Notes, 1:00 p.m., Spring 2001; March 7, 2001




The Federal Level


In 1998, the House of Representatives impeached, or brought charges, against President Clinton with the Articles of Impeachment.  Though the charges against President Clinton are made by the House of Representatives, all 100 United States Senators are the ‘federal jury’ who decide whether to convict him or not.


Since 1994, the Republicans have had a majority in the Senate.  But only a minority of U.S. Senators voted to convict President Clinton of the charges brought against him.  Some Republican Senators voted not to convict him.  So those Senators who voted to convict President Clinton did not have the two-thirds majority needed for conviction.


In the impeachment of President Clinton, the Senators who voted to convict President were in the minority.  That means

less than half of the United States Senators voted to convict President Clinton of the charges brought against him.


Only one other President of the United States has ever been impeached.  That man was Andrew Johnson.  In 1865, he became the President of the United States after the assassination of Abraham Lincoln in 1865.  Like President Clinton, he was impeached by the U.S. House of Representatives, tried by the U.S. Senate and was acquitted.


After the Watergate scandal, President Richard M. Nixon lost the support of Congress.  As the House of Representatives were preparing to bring charges against him, he resigned the Presidency on August 9, 1974.  A trial by the U.S. Senate for possible removal of office was no longer needed.  Vice-President Gerald R. Ford became President.  Like Andrew Johnson, Gerald Ford was not elected to the Presidency. 





Injunction – A court order designed to prevent harm. *Note:  A judge is the only person who can order an injunction.


Indictment – Charges that are brought forth by a grand jury.


Impeachment – Charges that are brought forth from the House of Representatives.


An Information – A charge that issued by a prosecutor to accuse a person of a crime.




Types of Law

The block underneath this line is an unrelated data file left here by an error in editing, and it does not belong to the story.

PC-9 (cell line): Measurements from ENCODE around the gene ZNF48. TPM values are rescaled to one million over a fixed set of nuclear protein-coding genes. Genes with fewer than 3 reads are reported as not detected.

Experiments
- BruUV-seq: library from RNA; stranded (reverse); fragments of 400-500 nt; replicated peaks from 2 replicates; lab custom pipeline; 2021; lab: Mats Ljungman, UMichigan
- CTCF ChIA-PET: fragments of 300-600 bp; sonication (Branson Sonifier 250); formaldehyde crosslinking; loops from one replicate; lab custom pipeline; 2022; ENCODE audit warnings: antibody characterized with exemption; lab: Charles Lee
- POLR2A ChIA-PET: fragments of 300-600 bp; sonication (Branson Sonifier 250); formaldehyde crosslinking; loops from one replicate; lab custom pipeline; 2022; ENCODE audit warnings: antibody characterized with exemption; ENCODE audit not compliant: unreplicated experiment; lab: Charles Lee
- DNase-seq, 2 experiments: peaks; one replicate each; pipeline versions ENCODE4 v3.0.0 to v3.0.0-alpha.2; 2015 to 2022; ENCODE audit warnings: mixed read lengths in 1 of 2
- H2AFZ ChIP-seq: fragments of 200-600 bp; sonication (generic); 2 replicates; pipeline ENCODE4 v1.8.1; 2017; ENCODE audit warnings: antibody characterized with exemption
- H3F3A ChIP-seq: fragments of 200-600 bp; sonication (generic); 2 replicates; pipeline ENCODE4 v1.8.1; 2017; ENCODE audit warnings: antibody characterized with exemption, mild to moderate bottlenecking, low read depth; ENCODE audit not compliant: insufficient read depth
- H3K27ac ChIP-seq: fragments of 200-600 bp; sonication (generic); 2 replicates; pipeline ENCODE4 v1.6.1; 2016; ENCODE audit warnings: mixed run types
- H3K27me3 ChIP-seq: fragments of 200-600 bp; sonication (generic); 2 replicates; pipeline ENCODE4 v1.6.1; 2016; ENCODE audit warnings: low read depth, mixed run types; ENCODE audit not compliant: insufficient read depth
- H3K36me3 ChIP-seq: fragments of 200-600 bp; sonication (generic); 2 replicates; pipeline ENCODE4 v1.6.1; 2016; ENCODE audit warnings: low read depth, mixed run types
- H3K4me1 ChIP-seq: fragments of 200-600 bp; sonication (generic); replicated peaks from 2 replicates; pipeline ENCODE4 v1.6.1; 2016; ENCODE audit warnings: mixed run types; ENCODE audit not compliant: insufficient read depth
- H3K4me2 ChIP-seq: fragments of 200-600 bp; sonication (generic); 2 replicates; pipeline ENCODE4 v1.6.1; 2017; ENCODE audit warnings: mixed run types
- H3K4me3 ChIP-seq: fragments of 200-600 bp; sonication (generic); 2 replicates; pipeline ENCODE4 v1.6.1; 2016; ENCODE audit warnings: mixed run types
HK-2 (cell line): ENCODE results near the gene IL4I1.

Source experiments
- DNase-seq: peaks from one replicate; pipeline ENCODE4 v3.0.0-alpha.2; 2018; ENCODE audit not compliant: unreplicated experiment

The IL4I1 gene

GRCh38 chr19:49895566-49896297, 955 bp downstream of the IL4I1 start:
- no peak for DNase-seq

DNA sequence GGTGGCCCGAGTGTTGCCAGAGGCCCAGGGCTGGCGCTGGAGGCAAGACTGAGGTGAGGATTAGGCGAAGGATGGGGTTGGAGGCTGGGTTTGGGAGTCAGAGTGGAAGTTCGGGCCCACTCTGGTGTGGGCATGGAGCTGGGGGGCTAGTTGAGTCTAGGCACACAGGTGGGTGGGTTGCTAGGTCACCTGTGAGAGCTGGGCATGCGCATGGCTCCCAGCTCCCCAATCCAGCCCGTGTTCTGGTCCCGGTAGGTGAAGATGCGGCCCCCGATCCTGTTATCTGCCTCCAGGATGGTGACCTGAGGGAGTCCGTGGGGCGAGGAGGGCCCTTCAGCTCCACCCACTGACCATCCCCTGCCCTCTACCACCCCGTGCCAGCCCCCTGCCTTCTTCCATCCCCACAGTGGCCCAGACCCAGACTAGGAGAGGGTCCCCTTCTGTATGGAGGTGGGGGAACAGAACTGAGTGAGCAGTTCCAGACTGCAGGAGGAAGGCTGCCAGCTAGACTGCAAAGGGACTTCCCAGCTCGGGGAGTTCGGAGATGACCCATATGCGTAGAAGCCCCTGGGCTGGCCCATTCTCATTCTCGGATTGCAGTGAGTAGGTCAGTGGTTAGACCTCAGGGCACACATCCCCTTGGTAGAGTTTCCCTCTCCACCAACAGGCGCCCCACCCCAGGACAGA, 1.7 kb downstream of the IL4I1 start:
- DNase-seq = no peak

Criminal Law seeks punishment.  The plaintiff is always the government.  In a criminal case, a jury must find the defendant

“guilty” beyond a reasonable doubt.  This is a very hard standard to meet.


Civil Law seeks compensation.  The plaintiff is an individual or individuals who seeks compensation for harm or damages.

Civil law settles liability (which means responsibility).  A civil jury is not under the same standard as a criminal jury.


Example:  O.J. Simpson was acquitted of the criminal charges brought against him, but the families of the murdered victims brought a civil case against him.  Simpson was found liable (or responsible) for the deaths of the victims.  He has to compensate monetarily because a civil jury found him liable.



Types of Crimes


A misdemeanor is a crime that is punishable by less than one year in the county jail.


A felony is a more serious crime, punishable by a year in the state penitentiary.



California State Courts


California has 58 Superior Courts, one court for each county.  The Superior Courts are part of the state court system.

Charges made by the state, as the plaintiff, against any defendant who may have committed a crime, may be filed in Superior Court.



Small Claims Division of the Federal Tax Court


If a person from California has a dispute with the Internal Revenue Service, he or she can go to the Federal Building in Westwood and fill out the proper forms to file their complaint.  An attorney is not needed to settle this dispute.  The dispute

is settled in the Small Claims Division of the Federal Tax Court.